One of the unsurprising parts of the article is the description of the puzzled faces at the town planning dept – For most Shipping containers are still an odd building block to construct your home from and for the uninitiated it must come accross as a little odd to be building your home from such non-traditional material.

Another aspect that shows that its still early days in the container home market is the comment that – “The industry is young but growing — with perhaps 1,000 units on the drawing board in the next year in this country and Canada”.

Its a really interesting article (you can read it here – check it out – accompanying it is a cool video featuring Christian E. Salvati’s project.

Tips on buying shipping containers

Once you’ve decided on using shipping containers as the building blocks for your new home the first question you’ll ask yourself is where will you buy them from.

Luckily there are a variety of options open to you.

What to think about before you buy your shipping container

1/ Obtain quotes from several vendors
2/ Always choose standard ISO containers in order that you are confident that multiple units will stack and fit together.
3/ If your buying a used unit(s) make sure that you inspect thoroughly – (all sides and corners) – check for signs of rust – do all the locking mechanisms work correctly – etc.
4/ If used ask about history – bear in mind you’ll need to get the unit professionally cleaned depending on what it has previously transported

New or used or used containers

This is often one of the key questions you’ll face – new will guarantee a quality unit that will be clean, last a long time and will be ready to go from the start. Buying used, whilst understandably the cheaper option, there will be some initial maintenance to carry out (cleaning and maybe some repairs or treatments).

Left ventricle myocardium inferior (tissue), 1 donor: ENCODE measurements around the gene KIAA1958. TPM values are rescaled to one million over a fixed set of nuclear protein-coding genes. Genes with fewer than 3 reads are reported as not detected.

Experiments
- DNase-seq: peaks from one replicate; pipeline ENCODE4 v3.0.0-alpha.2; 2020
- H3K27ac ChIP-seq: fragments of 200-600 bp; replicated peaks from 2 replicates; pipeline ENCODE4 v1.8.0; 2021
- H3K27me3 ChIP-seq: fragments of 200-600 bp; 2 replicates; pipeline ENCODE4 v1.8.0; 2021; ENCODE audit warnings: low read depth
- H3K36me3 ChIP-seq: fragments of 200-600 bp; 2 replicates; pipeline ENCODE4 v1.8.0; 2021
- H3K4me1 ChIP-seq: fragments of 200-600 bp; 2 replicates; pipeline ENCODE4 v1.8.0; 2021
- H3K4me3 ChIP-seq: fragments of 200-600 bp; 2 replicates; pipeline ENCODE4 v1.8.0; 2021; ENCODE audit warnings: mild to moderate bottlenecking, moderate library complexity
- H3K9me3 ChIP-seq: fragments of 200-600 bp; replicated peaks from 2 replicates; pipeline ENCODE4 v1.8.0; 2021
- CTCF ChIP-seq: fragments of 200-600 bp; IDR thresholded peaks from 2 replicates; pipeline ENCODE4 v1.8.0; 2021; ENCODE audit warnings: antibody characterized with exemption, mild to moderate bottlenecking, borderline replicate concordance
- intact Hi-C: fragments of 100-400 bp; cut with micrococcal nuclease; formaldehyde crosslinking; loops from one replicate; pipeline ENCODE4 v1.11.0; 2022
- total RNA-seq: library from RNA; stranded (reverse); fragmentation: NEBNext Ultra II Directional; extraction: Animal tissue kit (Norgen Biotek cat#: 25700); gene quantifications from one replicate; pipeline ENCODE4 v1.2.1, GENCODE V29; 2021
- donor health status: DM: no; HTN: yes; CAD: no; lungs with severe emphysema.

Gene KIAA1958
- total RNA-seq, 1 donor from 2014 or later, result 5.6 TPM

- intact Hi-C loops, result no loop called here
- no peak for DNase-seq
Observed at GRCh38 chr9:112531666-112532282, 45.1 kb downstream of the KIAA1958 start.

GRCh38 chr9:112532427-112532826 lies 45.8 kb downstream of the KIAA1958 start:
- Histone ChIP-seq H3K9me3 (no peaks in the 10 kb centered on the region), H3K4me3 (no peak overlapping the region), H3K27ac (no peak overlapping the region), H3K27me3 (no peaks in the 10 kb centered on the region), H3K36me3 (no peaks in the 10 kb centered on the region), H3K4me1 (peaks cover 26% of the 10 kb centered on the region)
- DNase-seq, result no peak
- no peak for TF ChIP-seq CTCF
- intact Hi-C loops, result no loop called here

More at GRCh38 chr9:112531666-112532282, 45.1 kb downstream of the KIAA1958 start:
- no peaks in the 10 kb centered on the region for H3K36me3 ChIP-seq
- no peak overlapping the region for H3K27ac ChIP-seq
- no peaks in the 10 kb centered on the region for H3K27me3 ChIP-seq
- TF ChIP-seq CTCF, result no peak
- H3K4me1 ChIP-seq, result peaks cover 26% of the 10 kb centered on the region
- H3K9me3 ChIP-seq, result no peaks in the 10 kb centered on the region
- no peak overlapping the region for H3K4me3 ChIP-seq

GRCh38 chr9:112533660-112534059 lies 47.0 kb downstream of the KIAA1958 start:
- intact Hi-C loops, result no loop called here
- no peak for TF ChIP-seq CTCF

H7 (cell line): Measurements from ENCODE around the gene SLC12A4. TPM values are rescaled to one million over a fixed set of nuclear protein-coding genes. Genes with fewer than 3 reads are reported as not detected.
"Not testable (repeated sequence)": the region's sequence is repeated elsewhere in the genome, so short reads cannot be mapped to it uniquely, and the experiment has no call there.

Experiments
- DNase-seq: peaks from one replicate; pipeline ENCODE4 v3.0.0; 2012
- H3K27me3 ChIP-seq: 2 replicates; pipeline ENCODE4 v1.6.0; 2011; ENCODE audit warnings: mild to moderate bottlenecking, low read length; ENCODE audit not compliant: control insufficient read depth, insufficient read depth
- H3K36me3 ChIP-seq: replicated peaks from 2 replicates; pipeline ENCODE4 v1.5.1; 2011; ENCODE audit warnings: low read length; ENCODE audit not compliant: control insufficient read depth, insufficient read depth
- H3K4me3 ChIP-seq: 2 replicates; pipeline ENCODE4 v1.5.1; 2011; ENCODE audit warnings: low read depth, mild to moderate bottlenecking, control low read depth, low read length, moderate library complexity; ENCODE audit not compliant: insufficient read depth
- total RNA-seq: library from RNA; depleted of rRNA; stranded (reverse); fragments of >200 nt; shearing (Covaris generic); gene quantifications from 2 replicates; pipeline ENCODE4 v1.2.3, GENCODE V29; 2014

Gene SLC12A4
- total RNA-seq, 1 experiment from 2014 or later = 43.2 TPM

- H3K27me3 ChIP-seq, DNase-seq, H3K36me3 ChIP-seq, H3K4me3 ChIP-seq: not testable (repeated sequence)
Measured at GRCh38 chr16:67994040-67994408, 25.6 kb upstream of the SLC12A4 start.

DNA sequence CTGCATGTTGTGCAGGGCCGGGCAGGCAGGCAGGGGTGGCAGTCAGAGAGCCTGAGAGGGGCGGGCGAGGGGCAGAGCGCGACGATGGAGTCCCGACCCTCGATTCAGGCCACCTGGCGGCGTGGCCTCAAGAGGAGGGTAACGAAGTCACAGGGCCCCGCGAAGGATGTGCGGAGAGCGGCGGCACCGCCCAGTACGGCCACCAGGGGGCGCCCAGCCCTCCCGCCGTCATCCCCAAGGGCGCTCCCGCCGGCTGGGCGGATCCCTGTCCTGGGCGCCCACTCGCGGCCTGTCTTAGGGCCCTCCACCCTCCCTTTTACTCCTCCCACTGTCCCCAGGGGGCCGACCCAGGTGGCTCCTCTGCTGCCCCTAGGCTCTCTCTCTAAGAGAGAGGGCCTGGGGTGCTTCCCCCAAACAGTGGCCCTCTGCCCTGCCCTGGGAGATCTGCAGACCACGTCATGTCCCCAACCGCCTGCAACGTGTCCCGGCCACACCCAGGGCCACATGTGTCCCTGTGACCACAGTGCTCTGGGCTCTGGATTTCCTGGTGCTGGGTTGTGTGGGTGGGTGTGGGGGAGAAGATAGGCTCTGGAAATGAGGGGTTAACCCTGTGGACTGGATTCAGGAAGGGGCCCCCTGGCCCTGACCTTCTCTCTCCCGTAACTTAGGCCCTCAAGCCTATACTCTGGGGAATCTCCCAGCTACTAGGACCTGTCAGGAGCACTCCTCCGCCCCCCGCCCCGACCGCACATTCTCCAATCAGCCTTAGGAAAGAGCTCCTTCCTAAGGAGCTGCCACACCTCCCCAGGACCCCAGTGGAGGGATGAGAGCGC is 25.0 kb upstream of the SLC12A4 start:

Where to buy.

Depending on your location there are usually various distributors/sellers in most geographical locations – consider looking for companies that are near major transport hubs (ports specifically) that will be likely to have plenty of units to view (make sure you wear suitable clothing for this task!)

Increasingly many home builders using shipping containers are looking to specialized companies that provide turnkey solutions for purchasing, delivering and kitting out containers.

For more information on this check out our where to buy shipping containers listings page showing companies you could use.

Don’t forget delivery

When you’ve chosen your container(s) don’t forget that you’ll need to consider how it will be transported to your site – the seller may provide this service or you may have to arrange it yourself – do consider how it will be loaded onto your transport!

We recently posted on Retirement home created from shipping containers, the story about how Bill Glennon and his wife are looking to construct thier retirement home from Shipping containers which have previously visited “the four corners of globe”

Now the Edmunton journal has a great video on thier project (you can view it

What’s really impressive is Bill’s vision of what his house could be – this is vital when undertaking a project of this type – as you can pick up from the video there are a tonne of activities to complete before the home will be finished.

Also check out the sustainability angle – solar power, insulation,

While the home might not look great yet – you can tell from Bill’s passion that by the time he’s finished it’ll be stunning.

 Page 1 of 2  1  2 »